- So far, the Atlanta shooter hasn't been charged with hate crimes for the murders of six Asian women.
- Hate crimes are hard to prove and are rarely investigated or reported.
- But experts say there's grounds for the shooter to be charged with both state and federal hate crimes.
- Visit Insider's homepage for more stories.
For years Hyun Jung Grant worked tirelessly at the Gold Spa in Atlanta, Georgia to support her family, described by her eldest child Randy Park as a "single mother of two kids who dedicated her whole life to raising them."
Park was left to care for his younger brother after 21-year-old Robert Long shot and killed Grant in a shooting rampage last week, in which five other Asian women were among the eight people killed. Park rejected Long's defense of a sex addiction, the Daily Beast that losing his mother opened his eyes to "the amount of hate that exists in our world."
"To be honest, I didn't think it would happen to me. Nothing has happened to me personally – until now," Park told The Beast regarding anti-Asian hate.
Asian Americans and advocates across the country are calling for Georgia prosecutors and the US Justice Department to pursue federal and state hate crimes charges against Long, who is white. But even as Long faces eight counts of murder and a potential death sentence, experts told Insider that at both the state and federal level, hate crime charges are extremely rare and difficult to prosecute.
Most hateful incidents don't meet legal hate crimes standards
"A lot of times, instances that are hate motivated or are hate crimes are not investigated as such to properly find out that connection," Scott McCoy, the interim deputy legal director for LGBTQ Rights and Special Litigation at the Southern Poverty Law Center, told Insider.
Since the start of the coronavirus pandemic, Asian American communities have experienced a spike in targeted attacks - made worse by racist rhetoric from former president Donald Trump, who often blamed the pandemic on China by calling COVID-19 "the China virus" and "the kung flu."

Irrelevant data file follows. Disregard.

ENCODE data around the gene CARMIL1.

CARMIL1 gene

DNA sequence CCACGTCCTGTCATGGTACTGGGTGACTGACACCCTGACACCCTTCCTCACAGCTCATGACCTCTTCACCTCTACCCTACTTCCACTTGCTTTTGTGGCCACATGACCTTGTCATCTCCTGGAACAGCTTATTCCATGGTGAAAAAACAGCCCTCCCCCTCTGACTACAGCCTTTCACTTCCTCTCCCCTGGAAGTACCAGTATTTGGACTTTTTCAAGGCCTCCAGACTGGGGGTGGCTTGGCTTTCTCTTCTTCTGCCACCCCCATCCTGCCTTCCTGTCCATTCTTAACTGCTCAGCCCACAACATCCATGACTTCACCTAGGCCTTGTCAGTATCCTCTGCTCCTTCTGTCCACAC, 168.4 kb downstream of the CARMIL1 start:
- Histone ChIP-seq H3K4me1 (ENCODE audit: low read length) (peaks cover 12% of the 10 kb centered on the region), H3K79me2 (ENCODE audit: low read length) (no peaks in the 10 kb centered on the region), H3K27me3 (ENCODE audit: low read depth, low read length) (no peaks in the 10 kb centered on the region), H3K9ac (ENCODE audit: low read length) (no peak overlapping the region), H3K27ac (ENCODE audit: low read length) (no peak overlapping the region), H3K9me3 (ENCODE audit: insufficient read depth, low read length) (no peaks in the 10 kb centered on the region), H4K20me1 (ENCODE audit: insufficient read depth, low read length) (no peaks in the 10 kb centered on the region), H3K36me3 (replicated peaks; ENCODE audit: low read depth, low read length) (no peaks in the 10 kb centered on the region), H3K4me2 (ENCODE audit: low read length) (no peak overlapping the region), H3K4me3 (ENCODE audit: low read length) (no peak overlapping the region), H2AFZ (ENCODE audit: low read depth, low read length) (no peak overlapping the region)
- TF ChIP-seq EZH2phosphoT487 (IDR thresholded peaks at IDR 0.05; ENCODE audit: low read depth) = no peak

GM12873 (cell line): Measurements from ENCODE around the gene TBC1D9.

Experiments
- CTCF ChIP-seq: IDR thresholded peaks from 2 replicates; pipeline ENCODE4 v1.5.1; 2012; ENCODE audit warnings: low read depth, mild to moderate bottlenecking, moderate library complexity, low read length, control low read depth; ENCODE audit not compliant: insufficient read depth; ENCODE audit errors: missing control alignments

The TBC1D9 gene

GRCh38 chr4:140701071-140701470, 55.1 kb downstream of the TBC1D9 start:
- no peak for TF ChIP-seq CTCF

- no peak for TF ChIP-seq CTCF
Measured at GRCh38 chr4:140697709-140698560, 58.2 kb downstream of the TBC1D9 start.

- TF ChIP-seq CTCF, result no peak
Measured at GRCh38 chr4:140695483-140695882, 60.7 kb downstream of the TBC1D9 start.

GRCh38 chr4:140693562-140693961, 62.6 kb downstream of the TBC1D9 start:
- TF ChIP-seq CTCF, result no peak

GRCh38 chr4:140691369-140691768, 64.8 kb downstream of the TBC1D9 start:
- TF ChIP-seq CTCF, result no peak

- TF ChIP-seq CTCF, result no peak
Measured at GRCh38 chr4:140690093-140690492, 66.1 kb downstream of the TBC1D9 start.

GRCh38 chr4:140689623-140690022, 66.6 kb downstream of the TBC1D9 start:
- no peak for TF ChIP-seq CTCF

Asian American Federation deputy director Joo Han works with AAPI organizations in New York, where communities have been deeply impacted by recent attacks. Even though murder is the most extreme example of racially-motivated violence, members of the AAPI community frequently experience hateful incidents that have a destabilizing effect, according to Han.
"The majority of incidents are verbal assaults," Han told Insider. "When we speak to law enforcement, they say it's difficult to prove racism."
Han said police have also been slow to respond to physical assaults. Police still haven't caught the person who slashed Noel Quintana in the face with a box cutter on February 3. Quintana, a 61-year-old Filipino American, was on his way to the nonprofit where he works.
"He's going to have that scar forever. He's not able to work. He's having trouble sleeping," Han said. "That very immediate threat creates a lot of fear in the community, the sense of there's danger around every corner now."
Nonprofit reporting center Stop AAPI Hate has recorded 3795 hateful incidents against Asian Americans since March 2020. But the number of reported hate crimes is much smaller: just 122 were reported by police in major cities in 2020.
"The only difference between an incident and a hate crime is whether a state's hate crime statute applies," McCoy said.
What's the difference between federal vs. state hate crimes charges?
There are two kinds of hate crime charges: federal and state. Federal hate crime laws allow the US Department of Justice to prosecute crimes committed because of the victim's actual or perceived race, color, religion, national origin, gender, sexual orientation, or disability. But federal laws differ from state-level hate crime laws, which vary greatly.
Federal prosecutions typically take much longer to kick off. First, the DOJ has to prove the case involves a civil rights violation or a significant federal interest. Then, except in fair housing and constitutional rights cases, the US Attorney General must approve the prosecution in writing. That process can take years.